fact narrative:
" The peripheral eurozone countries became over-indebted in the last decade because the bond market failed to provide a signal that debts were too high."


fortunately
" That has now ended...bond investors no longer treat all eurozone sovereign debt as equal."
restating the obvious :

" an ECB program to limit interest-rate differentials would eliminate this important signal."


but how about this crooked angle


" ...the ECB risks finding itself in the politically dangerous position of deciding whether a country’s fiscal actions are tough enough to be rewarded with lower interest rates. "


"The ECB would thus cross the threshold from monetary policy to fiscal policy"

that is why one reads marty ...to get at the sophistry

the ECB isn't NOW dictating fiscal policy marty ?

------------------------

then comes the upside down cake taker :

" Germany  might not continue to accept the default risks implied by large ECB purchases of high-risk sovereign bonds."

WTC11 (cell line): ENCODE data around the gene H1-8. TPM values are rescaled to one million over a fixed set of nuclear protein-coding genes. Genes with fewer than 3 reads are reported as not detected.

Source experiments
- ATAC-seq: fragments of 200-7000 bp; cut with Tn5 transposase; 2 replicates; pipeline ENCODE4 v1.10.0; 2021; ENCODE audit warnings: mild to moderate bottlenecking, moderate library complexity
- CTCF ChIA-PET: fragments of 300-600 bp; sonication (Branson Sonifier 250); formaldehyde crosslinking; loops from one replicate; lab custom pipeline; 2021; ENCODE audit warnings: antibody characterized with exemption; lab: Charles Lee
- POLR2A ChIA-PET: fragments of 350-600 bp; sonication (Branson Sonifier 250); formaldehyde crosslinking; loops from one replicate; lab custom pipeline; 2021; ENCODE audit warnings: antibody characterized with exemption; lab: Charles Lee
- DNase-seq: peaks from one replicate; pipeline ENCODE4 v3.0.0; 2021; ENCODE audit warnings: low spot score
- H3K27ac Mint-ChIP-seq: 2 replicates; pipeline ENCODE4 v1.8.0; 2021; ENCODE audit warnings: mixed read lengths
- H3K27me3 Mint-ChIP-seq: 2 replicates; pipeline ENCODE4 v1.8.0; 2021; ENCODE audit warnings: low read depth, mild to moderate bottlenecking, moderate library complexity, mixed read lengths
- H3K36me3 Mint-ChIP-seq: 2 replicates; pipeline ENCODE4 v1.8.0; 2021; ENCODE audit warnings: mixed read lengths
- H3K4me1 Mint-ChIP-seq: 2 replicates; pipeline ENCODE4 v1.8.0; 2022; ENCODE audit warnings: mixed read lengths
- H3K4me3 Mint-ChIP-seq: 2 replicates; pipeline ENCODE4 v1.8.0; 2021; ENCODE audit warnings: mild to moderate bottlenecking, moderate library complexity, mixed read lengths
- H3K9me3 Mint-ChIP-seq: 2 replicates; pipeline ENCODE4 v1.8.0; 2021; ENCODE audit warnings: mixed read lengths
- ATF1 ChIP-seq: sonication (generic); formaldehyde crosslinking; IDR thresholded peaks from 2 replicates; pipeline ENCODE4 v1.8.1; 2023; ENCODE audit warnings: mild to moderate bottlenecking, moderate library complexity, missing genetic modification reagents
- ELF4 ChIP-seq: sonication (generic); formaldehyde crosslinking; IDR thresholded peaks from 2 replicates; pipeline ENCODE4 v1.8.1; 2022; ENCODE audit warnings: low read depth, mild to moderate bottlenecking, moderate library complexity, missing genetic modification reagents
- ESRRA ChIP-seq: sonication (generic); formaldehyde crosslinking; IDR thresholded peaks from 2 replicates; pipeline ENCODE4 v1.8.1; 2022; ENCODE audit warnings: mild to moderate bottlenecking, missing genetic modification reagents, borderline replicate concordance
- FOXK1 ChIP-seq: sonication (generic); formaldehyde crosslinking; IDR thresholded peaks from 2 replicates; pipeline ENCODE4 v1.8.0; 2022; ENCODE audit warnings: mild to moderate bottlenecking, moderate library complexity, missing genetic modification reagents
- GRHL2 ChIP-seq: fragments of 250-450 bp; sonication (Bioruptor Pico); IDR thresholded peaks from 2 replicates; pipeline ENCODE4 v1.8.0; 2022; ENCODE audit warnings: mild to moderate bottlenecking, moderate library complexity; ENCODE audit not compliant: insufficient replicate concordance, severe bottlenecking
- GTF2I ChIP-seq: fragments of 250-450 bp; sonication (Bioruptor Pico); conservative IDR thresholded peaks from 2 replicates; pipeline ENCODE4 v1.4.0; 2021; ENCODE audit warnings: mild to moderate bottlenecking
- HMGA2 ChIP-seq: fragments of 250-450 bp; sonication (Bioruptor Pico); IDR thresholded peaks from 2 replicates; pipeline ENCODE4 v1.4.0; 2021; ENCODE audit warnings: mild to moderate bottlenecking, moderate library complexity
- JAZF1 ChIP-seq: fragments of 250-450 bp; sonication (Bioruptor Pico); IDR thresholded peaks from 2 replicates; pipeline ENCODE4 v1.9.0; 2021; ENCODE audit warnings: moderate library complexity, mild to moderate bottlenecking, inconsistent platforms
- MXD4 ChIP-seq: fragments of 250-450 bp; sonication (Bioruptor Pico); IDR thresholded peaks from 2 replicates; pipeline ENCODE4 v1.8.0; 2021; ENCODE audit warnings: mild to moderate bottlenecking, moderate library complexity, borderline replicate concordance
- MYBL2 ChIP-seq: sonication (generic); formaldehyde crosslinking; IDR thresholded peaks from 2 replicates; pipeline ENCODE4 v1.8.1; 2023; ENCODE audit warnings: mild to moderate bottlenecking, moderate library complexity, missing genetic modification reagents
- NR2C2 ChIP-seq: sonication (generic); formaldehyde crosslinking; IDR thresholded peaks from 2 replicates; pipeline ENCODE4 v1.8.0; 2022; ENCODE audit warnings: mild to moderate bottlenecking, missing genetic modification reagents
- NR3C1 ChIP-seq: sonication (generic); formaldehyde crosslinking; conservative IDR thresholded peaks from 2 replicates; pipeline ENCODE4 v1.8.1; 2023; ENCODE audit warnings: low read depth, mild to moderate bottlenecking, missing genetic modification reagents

risk to who and conveyed to them  how  martnik ?




" Germany already faces large financial risks, owing to the ECB’s balance sheet and the Target2 balances at the Bundesbank that are generated by international flows of deposits to German commercial banks. "

is this the risk  net fund flows  might head  back toward club med ?

 i see that might not get a big "do it " from the german bankers now on the receiving end that would then be on the losing end

but mary what about the german woikers ? are they more at risk
with a ECB  going toward a  med bail ?

" As the risks accumulate, it is not inconceivable that Germany might conclude
 that, despite the potential impact on its exchange rate, it would be better off
returning to the Deutsche Mark"

yup better a soaring revaluation then all these added risks


.
.

side bar  zinger

", ECB officials’ recent statements , by reversing the decline of the euro’s value, may have blocked the market response that is needed to shrink current-account imbalances and boost GDP in the eurozone."